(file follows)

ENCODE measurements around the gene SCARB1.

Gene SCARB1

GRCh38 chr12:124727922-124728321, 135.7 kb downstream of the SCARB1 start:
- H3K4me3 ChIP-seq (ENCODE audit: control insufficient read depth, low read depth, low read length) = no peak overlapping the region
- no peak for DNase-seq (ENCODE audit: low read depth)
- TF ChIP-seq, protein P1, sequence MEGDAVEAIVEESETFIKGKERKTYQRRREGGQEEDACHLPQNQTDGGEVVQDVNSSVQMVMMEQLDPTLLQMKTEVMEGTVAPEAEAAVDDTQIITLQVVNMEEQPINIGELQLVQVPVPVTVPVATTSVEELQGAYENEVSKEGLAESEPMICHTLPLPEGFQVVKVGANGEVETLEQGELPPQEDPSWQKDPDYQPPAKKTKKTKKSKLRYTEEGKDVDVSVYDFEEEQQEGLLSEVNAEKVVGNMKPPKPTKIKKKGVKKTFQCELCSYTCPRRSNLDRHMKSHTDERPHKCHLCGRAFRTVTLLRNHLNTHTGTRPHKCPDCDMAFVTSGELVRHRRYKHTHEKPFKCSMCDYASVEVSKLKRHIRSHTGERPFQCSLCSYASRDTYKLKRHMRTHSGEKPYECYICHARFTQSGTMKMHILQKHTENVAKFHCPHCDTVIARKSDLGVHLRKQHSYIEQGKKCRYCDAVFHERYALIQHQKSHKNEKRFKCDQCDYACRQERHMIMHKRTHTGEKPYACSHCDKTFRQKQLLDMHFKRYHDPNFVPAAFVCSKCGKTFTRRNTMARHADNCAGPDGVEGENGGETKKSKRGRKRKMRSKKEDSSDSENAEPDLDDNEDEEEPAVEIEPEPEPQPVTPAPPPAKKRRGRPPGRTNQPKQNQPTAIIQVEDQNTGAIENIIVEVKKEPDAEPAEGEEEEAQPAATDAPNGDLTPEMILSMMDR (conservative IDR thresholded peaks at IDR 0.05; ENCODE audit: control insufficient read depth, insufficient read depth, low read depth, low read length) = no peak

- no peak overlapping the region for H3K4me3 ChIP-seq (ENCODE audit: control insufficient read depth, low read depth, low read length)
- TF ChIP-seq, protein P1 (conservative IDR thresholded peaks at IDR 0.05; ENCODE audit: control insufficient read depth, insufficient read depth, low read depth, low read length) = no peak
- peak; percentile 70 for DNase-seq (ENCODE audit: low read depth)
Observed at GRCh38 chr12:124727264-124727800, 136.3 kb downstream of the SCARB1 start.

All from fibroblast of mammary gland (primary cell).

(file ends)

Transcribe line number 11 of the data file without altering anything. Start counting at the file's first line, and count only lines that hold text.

All from fibroblast of mammary gland (primary cell).